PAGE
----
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PHP Creating HTML Widgets

In this third part of a series I develop another sample class, which will use the Object Value design pattern to create immutable HTML div objects in a few easy steps. The pattern's implementation in this case will be a bit more interesting than usual -- it will use the PHP built-in type hinting feature to define a method that returns a new div object to client code, while keeping the immutability of the originating object intact.

TABLE OF CONTENTS:
  1. PHP Creating HTML Widgets
  2. Adding behavior to the Div class with a method for nesting Div objects
By: Alejandro Gervasio
Rating: starstarstarstarstar / 3
November 09, 2010

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Even though at first glance it looks like an obscure and esoteric principle not worth analyzing in detail, the Value Object design pattern is a simple paradigm that permits you to generate, that is, objects whose equality is measured by the values assigned to their fields and not on a unique identity.

Unlike other programming languages, PHP doesn’t package by default a lot of native value objects, with the exception of the ones that can be spawned from its built-in ArrayObject and DateTime classes. The good news, though, is that creating them is a extremely easy process that you can tackle even if you have only an average background in the object-oriented approach. To demonstrate how simple it is to build immutable value objects using a custom class, in previous parts of this series I went through the development of a basic one, whose primary responsibility was modeling immutable URL objects.

By far, the most relevant facet of this construction process was the implementation of a method within the class, which was tasked with appending additional arguments to its existing query string. Considering the immutable nature of the class, the method acted like a simple factory which returned new URL objects to client code, in this way preserving the values assigned initially to the class’ fields.

As you may have already realized, the creation of immutable value objects isn’t limited to modeling well-formed URLs, as the process can easily be extended to other types of objects as well. So, since my goal here is to demonstrate the functionality of the Value Object pattern from a practical point of view, in this penultimate tutorial of the series I’m going to define another basic class, which will be charged with building a few immutable HTML widgets, and more specifically div elements.

Are you ready to learn the details of this process? Then keep reading.

Getting started building an immutable HTML widget class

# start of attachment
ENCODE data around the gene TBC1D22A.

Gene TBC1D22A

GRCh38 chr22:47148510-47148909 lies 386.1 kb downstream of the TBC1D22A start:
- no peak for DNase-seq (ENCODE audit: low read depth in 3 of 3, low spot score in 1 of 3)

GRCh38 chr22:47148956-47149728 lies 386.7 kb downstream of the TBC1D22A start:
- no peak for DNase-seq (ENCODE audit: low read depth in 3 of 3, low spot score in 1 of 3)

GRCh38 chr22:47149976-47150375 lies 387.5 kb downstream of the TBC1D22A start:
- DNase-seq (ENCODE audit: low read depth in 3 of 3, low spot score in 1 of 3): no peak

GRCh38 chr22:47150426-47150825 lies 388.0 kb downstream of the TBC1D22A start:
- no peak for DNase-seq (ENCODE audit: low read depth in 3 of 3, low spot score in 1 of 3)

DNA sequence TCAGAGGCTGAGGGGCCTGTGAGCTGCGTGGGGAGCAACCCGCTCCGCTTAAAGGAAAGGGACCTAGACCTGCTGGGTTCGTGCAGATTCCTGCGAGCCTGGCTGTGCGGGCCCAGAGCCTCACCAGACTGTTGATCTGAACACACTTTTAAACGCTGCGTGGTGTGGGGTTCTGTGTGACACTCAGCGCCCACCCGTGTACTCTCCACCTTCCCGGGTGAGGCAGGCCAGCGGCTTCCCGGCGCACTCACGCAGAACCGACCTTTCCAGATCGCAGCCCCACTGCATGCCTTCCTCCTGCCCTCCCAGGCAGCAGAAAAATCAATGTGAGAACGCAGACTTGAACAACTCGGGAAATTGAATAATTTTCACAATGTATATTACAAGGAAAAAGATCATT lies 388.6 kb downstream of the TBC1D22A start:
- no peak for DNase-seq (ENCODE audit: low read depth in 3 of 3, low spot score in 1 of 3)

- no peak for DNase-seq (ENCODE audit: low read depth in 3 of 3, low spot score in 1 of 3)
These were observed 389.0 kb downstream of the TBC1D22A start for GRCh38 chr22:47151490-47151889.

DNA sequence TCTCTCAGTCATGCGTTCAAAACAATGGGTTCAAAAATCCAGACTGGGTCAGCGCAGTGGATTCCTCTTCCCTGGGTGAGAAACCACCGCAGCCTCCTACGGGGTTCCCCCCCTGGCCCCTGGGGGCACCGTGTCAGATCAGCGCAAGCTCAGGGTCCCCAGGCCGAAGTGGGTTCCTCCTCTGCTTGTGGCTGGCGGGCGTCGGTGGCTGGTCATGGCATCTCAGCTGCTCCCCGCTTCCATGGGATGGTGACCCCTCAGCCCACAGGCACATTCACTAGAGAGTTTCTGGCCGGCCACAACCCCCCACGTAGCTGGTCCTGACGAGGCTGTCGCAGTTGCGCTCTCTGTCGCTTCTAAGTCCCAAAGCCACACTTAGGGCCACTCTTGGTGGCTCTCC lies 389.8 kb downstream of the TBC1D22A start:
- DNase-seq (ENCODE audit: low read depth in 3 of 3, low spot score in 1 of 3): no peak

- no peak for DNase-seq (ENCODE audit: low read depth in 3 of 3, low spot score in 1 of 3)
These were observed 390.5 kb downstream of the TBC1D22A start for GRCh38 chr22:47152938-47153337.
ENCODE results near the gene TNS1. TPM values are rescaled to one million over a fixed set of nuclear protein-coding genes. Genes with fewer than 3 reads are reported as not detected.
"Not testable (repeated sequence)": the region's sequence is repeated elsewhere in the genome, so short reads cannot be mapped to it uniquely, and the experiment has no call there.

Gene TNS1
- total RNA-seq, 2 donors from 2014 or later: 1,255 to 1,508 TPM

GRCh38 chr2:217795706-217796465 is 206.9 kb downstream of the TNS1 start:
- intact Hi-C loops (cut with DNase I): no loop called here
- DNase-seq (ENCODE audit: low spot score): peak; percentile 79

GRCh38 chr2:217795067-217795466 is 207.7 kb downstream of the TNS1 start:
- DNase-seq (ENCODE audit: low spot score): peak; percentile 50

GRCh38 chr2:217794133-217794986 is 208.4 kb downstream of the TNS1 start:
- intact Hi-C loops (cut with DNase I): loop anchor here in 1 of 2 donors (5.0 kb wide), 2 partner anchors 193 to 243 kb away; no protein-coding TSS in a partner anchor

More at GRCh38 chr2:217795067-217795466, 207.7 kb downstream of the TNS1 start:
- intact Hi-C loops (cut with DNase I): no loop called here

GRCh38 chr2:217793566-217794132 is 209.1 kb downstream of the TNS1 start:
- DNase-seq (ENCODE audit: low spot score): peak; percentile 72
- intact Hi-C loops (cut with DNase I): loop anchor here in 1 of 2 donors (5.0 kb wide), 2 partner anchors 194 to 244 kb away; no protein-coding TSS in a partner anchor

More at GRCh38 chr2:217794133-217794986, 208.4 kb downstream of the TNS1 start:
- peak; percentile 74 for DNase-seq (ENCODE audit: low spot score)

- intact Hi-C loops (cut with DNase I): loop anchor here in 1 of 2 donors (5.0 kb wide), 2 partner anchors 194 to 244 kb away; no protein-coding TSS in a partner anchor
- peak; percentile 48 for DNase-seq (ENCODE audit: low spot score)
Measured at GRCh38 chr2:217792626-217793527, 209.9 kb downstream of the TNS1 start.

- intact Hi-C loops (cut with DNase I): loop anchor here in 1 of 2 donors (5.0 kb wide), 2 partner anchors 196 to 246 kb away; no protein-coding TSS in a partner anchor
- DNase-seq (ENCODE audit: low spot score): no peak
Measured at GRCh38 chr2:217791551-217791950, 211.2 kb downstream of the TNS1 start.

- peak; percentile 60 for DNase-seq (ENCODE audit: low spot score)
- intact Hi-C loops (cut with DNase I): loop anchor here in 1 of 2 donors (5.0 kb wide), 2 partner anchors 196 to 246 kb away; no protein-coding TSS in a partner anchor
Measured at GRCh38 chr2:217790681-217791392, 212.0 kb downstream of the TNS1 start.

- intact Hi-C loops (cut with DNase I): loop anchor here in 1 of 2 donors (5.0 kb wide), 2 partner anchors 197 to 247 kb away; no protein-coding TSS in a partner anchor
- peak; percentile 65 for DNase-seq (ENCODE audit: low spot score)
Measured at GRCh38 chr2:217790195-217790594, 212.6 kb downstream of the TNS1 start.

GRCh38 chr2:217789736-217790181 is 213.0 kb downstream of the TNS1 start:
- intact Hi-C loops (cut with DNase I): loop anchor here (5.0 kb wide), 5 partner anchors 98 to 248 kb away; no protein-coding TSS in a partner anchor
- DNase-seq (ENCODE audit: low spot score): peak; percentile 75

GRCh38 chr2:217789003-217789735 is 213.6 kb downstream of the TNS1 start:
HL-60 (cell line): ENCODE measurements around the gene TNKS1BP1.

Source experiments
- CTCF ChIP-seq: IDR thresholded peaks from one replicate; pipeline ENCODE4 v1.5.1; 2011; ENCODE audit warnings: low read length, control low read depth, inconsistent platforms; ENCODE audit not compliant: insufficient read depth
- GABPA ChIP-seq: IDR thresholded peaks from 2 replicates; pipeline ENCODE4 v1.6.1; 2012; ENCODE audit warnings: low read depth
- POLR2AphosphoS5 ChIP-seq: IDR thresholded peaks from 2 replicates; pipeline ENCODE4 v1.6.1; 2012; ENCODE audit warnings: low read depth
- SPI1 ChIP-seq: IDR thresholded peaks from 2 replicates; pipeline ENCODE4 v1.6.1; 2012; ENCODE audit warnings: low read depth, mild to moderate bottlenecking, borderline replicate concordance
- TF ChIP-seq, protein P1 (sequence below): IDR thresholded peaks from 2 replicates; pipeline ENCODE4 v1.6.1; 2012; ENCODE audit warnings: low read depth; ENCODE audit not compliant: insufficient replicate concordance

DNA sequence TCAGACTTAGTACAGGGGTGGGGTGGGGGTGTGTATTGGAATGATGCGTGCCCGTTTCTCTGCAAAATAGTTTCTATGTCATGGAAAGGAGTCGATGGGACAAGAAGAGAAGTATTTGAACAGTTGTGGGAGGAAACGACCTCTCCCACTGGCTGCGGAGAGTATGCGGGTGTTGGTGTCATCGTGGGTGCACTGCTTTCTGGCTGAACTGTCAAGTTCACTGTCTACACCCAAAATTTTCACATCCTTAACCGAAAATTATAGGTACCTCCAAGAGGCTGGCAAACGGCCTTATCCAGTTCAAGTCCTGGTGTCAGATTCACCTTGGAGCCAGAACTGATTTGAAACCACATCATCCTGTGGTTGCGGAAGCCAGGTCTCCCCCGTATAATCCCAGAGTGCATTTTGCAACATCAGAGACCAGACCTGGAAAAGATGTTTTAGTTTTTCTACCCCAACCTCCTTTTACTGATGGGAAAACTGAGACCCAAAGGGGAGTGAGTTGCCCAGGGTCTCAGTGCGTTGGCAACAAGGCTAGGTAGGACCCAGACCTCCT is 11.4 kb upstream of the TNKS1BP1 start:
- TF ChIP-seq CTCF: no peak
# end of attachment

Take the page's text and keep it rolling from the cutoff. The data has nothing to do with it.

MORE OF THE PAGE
As I said in the introduction, my purpose in this tutorial is to build a class capable of building immutable div objects. In keeping with this, I'll start by defining a contract for creating generic HTML widgets. Obviously, this can be easily achieved with an interface, so below is the definition of the one that I plan to use. Look at it, please:

(HtmlWidgetInterface.php)

<?php

interface HtmlWidgetInterface
{         
    public function render(); 
}

Well, to be frank there’s no much that can be said about the above “HtmlWidgetInterface.” It declares a method called “render(),” which naturally must be provided with a concrete definition by all the classes implementing the interface in question.

With this simple contract already set, the next step is to create a class responsible for spawning the immutable div objects just mentioned. This class is not surprisingly called “Div,” and its source code is shown below:
  
(Div.php)

<?php

final class Div implements HtmlWidgetInterface
{
     private $_content;
    
     // constructor
     public function __construct($content)
     {
         if (!is_string($content) || empty($content)) {
             throw new HtmlWidgetException('The content assigned to the div element must be a non-empty string.');
         }
        
         $this->_content = $content;
     }
    
     // get the content of the div element
     public function getContent()
     {
         return $this->_content;
     }
    
     // render the div element
     public function render()
     {
         return '<div>' . $this->_content . '</div>';
     }
}

 

(HtmlWidgetException.php)

<?php

class HtmlWidgetException extends Exception{}

That was simple to code and read, wasn’t it? Similar to the examples developed in prior parts of this series, the brand new “Div” class doesn’t expose any setter methods to client code, in this way making it possible to create immutable div objects. In addition, the class concretely implements the “render()” method declared by the pertinent “HtmlWidgetInterface” interface, thus fulfilling the contract as expected.

So far, so good. At this point, if you give the “Div” class a try, it should work decently well, as each call to its “render()” method would effectively render a basic HTML div per object being created. However, in its current incarnation the behavior of the class is actually very limited; it’d be desirable to provide it with an extended functionality. In line with this idea, in the next section I’m going to add to the class a new method, which will be capable of rendering nested divs.

If you’re anything like me, at this moment you’re wondering how this will be done without affecting the class’ immutability, right? Well, to find out the answer to your question, you’ll have to click on the link below and read the following segment. 



 
 
>>> More PHP Articles          >>> More By Alejandro Gervasio
 

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